PRE-NATAL DENTAL CARE
Your Dentist Needs To Know
Much of the baby’s critical development happens in the early weeks, often before you are certain that you are pregnant. Because you don’t want to take chances on having anything go wrong, it is important that you let your dentist know if you even suspect you are pregnant.
Dental Care During Pregnancy
Anything that disturbs the mother’s health, may affect her baby – and your dental health is important to both of you. To prevent a dental emergency from arising, it is important that you see your dentist early in your pregnancy.
Routine and preventive dental care can be provided at any time during a normal pregnancy; however, since most women feel their best during the second trimester of pregnancy, it is usually recommended that any extensive care be scheduled at that time.
If necessary, emergency care can be provided at almost any time during pregnancy, but it is preferable to avoid any such emergency situation. Your toothache can affect your baby’s health and you don’t want that to happen.
Diet And Dental Health
It is not true that the baby absorbs calcium from the mother’s teeth during pregnancy. Your baby is dependent upon your diet to provide the calcium, phosphorus, and other vitamins and minerals necessary for the formation of healthy teeth.
It is important that you carefully follow the well-balanced diet recommended by your obstetrician. Also, you should avoid eating too many sugar-rich foods.
YOUR CHILD’S DENTAL CARE
Cleaning Your Child’s Teeth
Begin cleaning the baby’s mouth during the first few days after birth. After every feeding, wipe the baby’s gums either with a clean, wet gauze pad or with a washcloth or towel. This removes plaque and residual food and helps children become accustomed to having their mouth checked.
When your infant’s teeth begin to erupt, it is important to clean them regularly. You may continue to use a gauze pad or cloth to clean the incisors after feedings until the back teeth (molars) begin to erupt (usually around 12 months of age). Once a molar appears, brush all teeth gently with a child’s size soft toothbrush and water. Position your child so you can see into the mouth easily; you might want to sit, resting his head in your lap. When your child can predictably spit and not swallow toothpaste, begin brushing the teeth with a pea-sized amount of fluoride toothpaste. Check your child’s toothbrush often and replace it when it is worn. Bent or frayed bristles will not remove plaque effectively. Begin using floss when adjacent teeth are touching. Flossing is important to prevent cavities from developing between teeth.
First Dental Visit
As your child’s first tooth erupts, you should consider scheduling his or her first dental visit. It is advantageous for the first dental visit to occur within six months after the first tooth erupts, but no later than the first birthday. Treat the first dental visit as you would a well baby checkup with the child’s physician.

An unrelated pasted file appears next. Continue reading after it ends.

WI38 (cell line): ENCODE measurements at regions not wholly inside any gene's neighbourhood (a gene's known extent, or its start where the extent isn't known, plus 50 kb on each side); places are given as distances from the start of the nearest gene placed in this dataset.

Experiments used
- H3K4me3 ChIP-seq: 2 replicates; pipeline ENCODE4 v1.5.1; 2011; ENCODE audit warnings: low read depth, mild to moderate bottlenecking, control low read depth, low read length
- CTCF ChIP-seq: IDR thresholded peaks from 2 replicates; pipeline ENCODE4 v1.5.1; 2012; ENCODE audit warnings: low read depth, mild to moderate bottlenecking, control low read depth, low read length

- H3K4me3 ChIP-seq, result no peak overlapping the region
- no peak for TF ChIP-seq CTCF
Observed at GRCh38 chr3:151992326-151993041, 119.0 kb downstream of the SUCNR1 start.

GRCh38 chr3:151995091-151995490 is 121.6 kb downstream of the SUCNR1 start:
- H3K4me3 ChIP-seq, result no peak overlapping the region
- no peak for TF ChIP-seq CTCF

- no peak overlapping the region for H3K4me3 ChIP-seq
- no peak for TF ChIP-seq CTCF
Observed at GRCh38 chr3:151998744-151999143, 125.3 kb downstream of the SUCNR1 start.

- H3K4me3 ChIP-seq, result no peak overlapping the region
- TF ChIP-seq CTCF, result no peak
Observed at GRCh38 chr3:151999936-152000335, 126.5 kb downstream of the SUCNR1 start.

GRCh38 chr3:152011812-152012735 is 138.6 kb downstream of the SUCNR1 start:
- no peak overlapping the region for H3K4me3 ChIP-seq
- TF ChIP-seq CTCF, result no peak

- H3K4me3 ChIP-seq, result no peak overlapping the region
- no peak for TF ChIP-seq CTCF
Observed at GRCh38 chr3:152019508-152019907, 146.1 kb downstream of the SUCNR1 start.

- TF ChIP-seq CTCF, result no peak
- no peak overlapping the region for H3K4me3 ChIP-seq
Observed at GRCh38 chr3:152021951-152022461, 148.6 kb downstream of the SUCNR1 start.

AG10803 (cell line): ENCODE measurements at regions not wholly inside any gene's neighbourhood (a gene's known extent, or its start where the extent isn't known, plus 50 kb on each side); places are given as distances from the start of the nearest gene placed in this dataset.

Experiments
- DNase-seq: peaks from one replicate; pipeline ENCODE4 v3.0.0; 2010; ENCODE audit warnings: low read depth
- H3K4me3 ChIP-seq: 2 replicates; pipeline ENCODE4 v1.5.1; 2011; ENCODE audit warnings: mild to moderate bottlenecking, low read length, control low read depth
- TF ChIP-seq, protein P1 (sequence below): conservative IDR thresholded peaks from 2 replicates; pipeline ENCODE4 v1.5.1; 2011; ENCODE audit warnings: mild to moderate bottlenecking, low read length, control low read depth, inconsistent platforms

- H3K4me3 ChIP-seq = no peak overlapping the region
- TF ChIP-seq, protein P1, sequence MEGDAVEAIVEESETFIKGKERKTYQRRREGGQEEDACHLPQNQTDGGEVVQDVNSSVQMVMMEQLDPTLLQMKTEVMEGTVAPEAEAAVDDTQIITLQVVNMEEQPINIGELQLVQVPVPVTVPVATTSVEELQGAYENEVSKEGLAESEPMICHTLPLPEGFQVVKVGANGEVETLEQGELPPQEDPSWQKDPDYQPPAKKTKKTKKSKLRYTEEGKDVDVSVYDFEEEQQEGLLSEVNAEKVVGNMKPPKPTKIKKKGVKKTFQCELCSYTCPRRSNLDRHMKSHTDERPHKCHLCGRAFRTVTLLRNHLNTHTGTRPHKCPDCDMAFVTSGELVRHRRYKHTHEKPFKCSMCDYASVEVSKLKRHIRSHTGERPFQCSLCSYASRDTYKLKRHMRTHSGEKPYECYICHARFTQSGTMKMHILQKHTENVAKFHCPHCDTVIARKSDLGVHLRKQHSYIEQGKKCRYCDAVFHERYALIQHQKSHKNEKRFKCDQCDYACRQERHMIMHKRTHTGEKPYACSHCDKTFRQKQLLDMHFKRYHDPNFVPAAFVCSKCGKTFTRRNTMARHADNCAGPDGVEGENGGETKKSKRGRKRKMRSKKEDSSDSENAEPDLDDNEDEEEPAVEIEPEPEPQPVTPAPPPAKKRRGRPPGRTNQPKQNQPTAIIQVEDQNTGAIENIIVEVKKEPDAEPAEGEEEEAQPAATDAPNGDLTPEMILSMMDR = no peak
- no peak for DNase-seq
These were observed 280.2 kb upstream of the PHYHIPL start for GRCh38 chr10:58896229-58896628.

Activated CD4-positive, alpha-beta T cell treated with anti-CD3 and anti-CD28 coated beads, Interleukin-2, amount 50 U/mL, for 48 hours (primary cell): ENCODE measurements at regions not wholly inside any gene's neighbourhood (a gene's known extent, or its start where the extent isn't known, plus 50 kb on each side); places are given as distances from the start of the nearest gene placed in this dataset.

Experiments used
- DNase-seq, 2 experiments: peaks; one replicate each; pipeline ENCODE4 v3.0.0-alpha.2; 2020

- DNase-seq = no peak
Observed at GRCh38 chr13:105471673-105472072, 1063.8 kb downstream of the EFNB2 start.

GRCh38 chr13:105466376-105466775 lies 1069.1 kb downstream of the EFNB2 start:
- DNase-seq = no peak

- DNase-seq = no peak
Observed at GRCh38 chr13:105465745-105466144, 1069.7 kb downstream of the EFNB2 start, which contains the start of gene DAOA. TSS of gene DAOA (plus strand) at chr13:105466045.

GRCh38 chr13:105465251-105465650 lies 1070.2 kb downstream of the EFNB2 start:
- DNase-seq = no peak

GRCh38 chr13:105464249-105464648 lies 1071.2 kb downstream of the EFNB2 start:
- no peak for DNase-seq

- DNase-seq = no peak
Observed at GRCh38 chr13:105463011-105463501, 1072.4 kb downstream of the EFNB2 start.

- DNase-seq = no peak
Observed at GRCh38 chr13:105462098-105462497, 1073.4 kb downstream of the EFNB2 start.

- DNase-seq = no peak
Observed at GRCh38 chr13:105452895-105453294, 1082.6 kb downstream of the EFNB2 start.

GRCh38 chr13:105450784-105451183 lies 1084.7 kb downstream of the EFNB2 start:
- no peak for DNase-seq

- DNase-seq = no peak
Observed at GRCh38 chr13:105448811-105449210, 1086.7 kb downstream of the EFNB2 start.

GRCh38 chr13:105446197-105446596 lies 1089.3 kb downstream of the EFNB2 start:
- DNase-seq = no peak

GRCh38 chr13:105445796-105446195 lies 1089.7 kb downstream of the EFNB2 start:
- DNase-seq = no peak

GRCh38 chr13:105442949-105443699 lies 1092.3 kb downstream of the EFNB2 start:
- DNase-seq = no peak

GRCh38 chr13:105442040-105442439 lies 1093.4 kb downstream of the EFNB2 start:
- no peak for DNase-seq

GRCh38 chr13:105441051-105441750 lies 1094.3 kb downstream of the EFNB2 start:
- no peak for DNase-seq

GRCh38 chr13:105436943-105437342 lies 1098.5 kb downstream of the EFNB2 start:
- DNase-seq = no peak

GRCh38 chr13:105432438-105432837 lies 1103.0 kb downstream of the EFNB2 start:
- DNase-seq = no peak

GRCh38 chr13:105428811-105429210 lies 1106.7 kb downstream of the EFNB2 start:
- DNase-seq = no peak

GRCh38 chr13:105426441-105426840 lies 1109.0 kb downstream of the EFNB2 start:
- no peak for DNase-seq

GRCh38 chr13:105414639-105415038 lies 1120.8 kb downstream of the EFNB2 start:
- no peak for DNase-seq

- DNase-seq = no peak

During the first visit, the dentist can: (1) review the medical and dental histories; (2) complete a thorough oral examination to assess growth and development, oral hygiene, injuries, cavities and/or other problems; (3) clean the teeth as indicated and provide suggestions about daily care; (4) evaluate and optimize your child’s fluoride exposure because too much or too little can lead to problems; (5) review feeding practices and provide dietary counseling; (6) assess your child’s risk of developing tooth decay; (7) provide information regarding oral development, teething, pacifier or finger/thumb sucking habits and injury prevention; and (8) plan for any needed treatment or the next check up.
Preventing Decay Of Primary (Baby) Teeth
As soon as teeth appear in the mouth, decay can occur. One of the risk factors for early childhood cavities (sometimes called baby bottle tooth decay) is frequent and prolonged exposure of a baby’s teeth to liquids containing sugar, like sweetened water and fruit juice and potentially milk, breast milk and formula. Tooth decay can occur when parents or caregivers put a baby to bed with a bottle – or use one as a pacifier for a fussy baby.
Encourage children to drink from a cup by their first birthday, and discourage frequent or prolonged use of a training cup. If you give your child a pacifier, use a clean one. Never dip a pacifier in sugar or honey before giving it to a baby.
Encourage healthy eating habits. This would include a diet with plenty of vegetables and fruits and whole grains. Snacks should be nutritious. Limit sweets to mealtimes.
“Holding Space Open” For Permanent Teeth
Sometimes a primary tooth is lost before the permanent tooth beneath it is ready to erupt. If a primary tooth is lost too early because of cavities or injuries, nearby teeth can tip or shift into the vacant space. When the permanent tooth is ready to emerge into the space, there may not be enough room for it. The new tooth may be unable to erupt – or may emerge in an abnormal position. If your child loses a tooth prematurely, the dentist may recommend a space maintainer, a plastic or metal appliance that holds open the space left by the missing tooth. The dentist will remove this device once the permanent tooth begins to erupt.
Sucking is a natural reflex and infants and young children may suck on thumbs, fingers, pacifiers, and other objects. It may make them feel safe and happy or provide a sense of security at difficult periods. Since thumb sucking is relaxing, it may induce sleep.